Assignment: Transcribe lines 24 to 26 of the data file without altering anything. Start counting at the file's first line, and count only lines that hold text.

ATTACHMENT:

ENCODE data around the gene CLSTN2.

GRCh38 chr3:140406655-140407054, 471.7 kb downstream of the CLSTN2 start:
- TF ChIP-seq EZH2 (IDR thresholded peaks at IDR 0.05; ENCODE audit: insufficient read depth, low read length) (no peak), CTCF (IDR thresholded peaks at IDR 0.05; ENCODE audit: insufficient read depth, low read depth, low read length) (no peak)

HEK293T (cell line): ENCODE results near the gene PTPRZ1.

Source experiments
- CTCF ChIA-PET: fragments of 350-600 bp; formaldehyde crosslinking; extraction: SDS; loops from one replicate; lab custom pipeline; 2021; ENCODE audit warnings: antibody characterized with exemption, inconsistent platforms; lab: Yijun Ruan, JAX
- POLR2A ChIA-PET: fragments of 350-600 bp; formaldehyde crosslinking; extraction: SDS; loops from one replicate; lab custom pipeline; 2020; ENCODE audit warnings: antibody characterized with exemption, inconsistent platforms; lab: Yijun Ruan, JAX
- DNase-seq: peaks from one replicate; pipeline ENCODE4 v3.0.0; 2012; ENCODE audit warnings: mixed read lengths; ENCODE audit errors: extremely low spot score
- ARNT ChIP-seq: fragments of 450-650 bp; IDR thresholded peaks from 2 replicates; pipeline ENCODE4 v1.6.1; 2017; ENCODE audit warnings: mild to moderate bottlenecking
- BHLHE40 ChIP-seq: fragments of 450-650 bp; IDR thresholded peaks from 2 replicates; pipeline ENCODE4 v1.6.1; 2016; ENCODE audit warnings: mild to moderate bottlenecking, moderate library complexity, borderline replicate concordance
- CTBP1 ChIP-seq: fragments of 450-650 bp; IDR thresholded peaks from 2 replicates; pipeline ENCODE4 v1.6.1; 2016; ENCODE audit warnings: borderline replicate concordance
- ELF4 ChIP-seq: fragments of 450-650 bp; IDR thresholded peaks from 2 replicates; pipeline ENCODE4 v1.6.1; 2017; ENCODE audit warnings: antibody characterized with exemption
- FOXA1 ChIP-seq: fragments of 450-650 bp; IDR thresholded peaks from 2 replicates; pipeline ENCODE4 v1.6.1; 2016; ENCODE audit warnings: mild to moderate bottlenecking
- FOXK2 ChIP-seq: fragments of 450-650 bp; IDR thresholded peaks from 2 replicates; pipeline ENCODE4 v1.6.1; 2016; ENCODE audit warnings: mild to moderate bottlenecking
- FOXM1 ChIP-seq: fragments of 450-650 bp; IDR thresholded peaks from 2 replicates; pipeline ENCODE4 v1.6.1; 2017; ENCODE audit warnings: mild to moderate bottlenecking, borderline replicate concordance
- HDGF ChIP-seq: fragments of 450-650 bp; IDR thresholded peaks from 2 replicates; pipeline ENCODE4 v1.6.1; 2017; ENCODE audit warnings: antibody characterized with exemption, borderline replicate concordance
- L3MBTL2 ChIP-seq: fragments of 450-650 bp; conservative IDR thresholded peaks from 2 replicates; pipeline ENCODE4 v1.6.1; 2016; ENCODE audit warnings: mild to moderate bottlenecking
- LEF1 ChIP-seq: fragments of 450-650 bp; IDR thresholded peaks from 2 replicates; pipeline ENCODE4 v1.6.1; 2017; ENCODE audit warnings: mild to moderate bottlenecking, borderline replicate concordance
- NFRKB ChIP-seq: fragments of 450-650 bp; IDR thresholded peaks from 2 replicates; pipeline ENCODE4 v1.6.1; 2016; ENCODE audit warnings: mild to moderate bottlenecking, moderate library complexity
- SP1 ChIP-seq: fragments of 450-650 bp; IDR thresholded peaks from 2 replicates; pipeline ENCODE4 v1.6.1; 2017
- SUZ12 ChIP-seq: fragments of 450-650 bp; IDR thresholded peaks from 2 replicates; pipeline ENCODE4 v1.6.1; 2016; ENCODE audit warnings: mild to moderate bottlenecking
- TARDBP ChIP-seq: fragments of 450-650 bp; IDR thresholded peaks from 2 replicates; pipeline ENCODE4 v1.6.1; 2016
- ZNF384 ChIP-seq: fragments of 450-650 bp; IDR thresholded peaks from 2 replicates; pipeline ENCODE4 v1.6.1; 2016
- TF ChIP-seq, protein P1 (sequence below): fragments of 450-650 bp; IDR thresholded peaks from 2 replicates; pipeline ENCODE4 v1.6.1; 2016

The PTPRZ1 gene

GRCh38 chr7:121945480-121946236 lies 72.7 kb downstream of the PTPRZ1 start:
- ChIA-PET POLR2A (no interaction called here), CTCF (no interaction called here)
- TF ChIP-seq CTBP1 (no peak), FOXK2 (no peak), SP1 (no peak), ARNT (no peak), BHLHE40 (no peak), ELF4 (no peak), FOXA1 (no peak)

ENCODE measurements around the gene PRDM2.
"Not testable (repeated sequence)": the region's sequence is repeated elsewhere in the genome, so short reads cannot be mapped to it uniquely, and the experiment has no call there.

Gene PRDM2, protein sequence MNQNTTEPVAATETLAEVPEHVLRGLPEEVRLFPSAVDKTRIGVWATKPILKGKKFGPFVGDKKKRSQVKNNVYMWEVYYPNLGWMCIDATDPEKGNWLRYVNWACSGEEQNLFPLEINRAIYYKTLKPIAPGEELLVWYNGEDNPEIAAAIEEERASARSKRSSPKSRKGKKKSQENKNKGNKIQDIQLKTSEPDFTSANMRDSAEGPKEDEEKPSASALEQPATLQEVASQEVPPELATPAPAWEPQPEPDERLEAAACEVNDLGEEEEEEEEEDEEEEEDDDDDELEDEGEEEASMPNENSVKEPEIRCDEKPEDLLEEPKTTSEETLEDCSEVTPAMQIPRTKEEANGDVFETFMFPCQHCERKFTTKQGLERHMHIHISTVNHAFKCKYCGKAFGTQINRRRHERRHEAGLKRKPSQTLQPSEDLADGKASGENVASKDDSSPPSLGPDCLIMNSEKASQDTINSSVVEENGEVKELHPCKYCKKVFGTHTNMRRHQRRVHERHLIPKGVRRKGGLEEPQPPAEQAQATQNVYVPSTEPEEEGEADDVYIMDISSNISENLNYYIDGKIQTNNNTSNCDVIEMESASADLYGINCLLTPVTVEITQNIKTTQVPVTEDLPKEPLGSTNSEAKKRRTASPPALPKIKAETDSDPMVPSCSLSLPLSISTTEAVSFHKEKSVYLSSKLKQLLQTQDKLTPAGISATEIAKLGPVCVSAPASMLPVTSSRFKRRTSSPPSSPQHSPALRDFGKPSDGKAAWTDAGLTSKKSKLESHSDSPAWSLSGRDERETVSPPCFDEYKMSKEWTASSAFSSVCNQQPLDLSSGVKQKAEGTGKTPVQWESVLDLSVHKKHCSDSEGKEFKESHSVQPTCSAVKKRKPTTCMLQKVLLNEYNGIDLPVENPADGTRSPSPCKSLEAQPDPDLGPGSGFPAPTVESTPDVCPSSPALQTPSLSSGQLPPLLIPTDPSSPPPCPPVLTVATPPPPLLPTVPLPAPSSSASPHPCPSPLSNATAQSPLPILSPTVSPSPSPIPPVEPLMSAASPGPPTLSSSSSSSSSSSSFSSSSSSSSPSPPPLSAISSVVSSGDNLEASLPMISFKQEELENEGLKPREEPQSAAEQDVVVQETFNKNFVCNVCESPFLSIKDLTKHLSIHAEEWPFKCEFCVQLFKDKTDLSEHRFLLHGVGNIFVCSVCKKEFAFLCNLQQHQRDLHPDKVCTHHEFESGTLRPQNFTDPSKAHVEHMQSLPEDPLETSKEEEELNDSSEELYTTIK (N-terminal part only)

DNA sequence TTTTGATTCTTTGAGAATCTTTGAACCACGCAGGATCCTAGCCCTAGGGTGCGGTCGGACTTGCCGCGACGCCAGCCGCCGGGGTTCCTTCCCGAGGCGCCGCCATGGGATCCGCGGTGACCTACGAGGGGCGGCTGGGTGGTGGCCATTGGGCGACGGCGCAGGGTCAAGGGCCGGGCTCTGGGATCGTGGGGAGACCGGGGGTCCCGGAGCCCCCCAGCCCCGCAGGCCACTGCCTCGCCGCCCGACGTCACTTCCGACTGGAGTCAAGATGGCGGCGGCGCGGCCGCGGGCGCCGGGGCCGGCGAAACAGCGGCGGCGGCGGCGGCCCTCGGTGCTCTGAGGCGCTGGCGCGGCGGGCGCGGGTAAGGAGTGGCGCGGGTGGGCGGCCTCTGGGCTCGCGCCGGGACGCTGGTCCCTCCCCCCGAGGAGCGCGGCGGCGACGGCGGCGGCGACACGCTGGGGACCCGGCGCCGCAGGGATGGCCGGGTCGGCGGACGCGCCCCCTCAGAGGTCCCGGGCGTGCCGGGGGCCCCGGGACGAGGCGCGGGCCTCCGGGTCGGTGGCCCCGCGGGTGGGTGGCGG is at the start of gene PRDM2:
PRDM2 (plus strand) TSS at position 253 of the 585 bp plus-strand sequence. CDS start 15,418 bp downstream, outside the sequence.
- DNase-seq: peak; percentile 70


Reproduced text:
- TF ChIP-seq, protein P1 (sequence below): fragments of 450-650 bp; IDR thresholded peaks from 2 replicates; pipeline ENCODE4 v1.6.1; 2016

The PTPRZ1 gene

GRCh38 chr7:121945480-121946236 lies 72.7 kb downstream of the PTPRZ1 start: